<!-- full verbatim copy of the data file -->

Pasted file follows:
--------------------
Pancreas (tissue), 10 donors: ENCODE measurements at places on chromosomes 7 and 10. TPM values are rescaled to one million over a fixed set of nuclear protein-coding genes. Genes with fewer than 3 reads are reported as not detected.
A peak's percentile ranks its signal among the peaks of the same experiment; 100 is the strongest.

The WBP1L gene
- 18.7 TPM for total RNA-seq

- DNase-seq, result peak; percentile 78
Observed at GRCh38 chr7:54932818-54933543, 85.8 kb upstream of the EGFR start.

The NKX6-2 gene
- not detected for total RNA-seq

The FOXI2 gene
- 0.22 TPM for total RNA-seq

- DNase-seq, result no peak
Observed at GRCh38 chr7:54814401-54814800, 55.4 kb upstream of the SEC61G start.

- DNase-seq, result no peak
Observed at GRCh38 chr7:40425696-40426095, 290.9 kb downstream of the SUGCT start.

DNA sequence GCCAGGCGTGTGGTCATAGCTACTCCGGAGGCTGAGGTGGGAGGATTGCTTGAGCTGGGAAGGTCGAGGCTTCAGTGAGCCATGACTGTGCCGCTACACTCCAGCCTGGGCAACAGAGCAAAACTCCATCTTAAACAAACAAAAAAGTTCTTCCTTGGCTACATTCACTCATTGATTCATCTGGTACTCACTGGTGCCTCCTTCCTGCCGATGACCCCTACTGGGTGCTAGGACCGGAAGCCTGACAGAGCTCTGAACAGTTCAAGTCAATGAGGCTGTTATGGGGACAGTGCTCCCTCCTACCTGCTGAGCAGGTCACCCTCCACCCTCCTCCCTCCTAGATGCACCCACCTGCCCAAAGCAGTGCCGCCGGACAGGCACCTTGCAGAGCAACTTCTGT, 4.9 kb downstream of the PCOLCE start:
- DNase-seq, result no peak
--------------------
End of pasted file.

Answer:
Pancreas (tissue), 10 donors: ENCODE measurements at places on chromosomes 7 and 10. TPM values are rescaled to one million over a fixed set of nuclear protein-coding genes. Genes with fewer than 3 reads are reported as not detected.
A peak's percentile ranks its signal among the peaks of the same experiment; 100 is the strongest.

The WBP1L gene
- 18.7 TPM for total RNA-seq

- DNase-seq, result peak; percentile 78
Observed at GRCh38 chr7:54932818-54933543, 85.8 kb upstream of the EGFR start.

The NKX6-2 gene
- not detected for total RNA-seq

The FOXI2 gene
- 0.22 TPM for total RNA-seq

- DNase-seq, result no peak
Observed at GRCh38 chr7:54814401-54814800, 55.4 kb upstream of the SEC61G start.

- DNase-seq, result no peak
Observed at GRCh38 chr7:40425696-40426095, 290.9 kb downstream of the SUGCT start.

DNA sequence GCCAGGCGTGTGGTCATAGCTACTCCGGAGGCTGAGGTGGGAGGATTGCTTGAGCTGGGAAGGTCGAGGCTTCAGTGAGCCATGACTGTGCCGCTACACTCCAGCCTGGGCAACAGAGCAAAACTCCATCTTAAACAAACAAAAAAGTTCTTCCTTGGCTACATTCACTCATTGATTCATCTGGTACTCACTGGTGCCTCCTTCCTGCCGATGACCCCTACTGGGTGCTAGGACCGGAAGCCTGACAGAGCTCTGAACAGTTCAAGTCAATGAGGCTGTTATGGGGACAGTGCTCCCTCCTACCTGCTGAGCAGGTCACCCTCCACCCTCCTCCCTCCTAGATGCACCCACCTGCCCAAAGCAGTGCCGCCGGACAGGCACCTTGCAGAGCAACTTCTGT, 4.9 kb downstream of the PCOLCE start:
- DNase-seq, result no peak